They told me some time ago that the reason spotted animals are sacred is that Spirit comes in on the edge where “what is” meets “what is not”. A spot has an edge that defines what is and is not that spot. Spirit comes and goes from this realm to the others through that edge. Like a closed door or window, air can still pass through the edges. The more edges, the more passing through. So a spotted horse is Sunka Wakan (Lakota: holy dog). A piebald deer is most rare and treasured. The spotted eagle carries prayers to the Divine. And a spotted dog is a close companion.
They told me that the line of demarcation of a spot is not as distinct as it looks, but rather has volume like space, but space of another dimension. From a distance it is easy to see what is mountain and what is flat land. But as you get closer and closer, it is harder to see where you leave the flats and enter mountain. The dimension of breathing becomes more effective (labored breathing with climbing) in knowing mountain when the dimension of sight becomes less useful.
Edges are places of mixing it up with others. Edges are places where energy moves like the current between the poles of a battery, not being the positive nor negative pole but the space between. A plowed farm field on the horizon is easy to distinguish from the air of the sky. But earth and air mix it up in the edge at least root deep for the benefit of living plants.
Boaters can easily see the edge of water and air on a calm horizon. Even so, we know that water evaporates into the sky and oxygen dissolves into water for the lives of fishes and plants. The energy of great storms demonstrates the power in mixing water and air at the edges. Great windblown and froth-topped waves crashing into land fall show us the strength of water against rock over time and the power of that edge.
Night and day meet at twilight and dawn. Modern measuring tools have given us a specific time for sunrise and sunset, but the mystics were and are drawn to the event of dawn and twilight, not the time of sunrise and sunset. They know how to use the space between the clearly day and the clearly night without the need to be so definitive. By not being specific, one can feel the movement of earth in its ancient cycles and maybe get a glimpse of the Divine that created it.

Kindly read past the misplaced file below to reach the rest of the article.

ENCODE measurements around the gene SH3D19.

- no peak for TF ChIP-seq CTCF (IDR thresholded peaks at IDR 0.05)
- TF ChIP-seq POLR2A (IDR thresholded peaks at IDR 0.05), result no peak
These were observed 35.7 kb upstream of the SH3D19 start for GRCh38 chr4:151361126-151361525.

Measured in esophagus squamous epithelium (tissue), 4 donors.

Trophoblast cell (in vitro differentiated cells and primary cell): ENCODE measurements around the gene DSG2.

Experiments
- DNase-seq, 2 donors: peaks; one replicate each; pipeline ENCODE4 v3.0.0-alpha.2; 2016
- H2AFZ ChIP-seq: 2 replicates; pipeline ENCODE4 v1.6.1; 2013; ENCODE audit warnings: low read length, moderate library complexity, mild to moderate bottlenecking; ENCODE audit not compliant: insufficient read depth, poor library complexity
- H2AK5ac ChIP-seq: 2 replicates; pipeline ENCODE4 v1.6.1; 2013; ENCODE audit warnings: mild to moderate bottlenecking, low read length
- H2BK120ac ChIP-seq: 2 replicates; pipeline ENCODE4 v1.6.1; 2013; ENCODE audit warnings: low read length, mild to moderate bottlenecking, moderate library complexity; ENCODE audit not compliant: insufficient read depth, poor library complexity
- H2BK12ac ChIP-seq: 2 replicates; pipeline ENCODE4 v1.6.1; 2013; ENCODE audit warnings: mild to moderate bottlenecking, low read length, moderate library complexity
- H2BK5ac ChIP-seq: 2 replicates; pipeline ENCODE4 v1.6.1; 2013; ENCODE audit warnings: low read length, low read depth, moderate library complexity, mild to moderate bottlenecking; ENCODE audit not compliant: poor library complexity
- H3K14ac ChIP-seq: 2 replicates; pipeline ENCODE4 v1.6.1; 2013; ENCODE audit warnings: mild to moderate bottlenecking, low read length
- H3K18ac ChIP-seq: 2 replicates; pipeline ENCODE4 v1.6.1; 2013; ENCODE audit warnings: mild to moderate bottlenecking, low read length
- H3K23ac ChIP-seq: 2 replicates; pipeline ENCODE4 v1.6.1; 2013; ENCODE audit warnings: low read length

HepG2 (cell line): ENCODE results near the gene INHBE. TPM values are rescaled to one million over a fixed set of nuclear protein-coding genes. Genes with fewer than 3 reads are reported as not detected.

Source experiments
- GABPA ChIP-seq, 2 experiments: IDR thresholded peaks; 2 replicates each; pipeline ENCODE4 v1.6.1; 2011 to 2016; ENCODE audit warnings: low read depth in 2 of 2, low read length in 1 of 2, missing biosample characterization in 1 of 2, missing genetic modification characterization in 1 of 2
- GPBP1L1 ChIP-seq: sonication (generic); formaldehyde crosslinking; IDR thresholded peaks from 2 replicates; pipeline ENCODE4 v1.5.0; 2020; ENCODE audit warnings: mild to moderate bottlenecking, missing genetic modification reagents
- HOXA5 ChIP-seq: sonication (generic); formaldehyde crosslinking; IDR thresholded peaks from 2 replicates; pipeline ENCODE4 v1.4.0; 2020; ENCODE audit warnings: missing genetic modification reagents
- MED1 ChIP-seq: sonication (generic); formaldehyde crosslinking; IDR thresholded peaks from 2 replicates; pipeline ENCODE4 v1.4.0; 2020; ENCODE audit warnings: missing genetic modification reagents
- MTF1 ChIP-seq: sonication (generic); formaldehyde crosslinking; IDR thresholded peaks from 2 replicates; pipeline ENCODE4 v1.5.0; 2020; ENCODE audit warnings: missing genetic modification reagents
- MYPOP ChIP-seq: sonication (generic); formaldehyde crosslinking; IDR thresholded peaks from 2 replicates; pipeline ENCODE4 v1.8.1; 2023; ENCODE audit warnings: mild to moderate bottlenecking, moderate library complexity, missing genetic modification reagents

The human consciousness and super-consciousness meet at edges created by twilight and dawn. As the sun is dropping below the horizon, so too is our waking consciousness. Then the stars and moon reveal themselves to our super-consciousness allowing our dream time to take us where our physical bodies cannot go. Artists, inventors, spiritual seekers and others use the edges of falling asleep and awakening to ask for and receive inspiration.
Edges of living and dying—where we come from at birth and where we are going in death create the thresholds of our spiritual consciousness moving in and out of our physical being. If you use our knowledge of the repeating pattern of day and night as a fractal pattern, one will see the possibility of multiple lifetimes for any one spirit.
Edges are thresholds, frontiers, and permeable boundaries. These edges occur between what we know and do not know. They also occur between the seen and unseen. We all know the edge of can do and cannot do. Transcendence happens at the edge of our known capacity, when we reach the end of what we know we can do. Transcendence is stepping through that permeable boundary into newness, expansion, miracle, and beyond.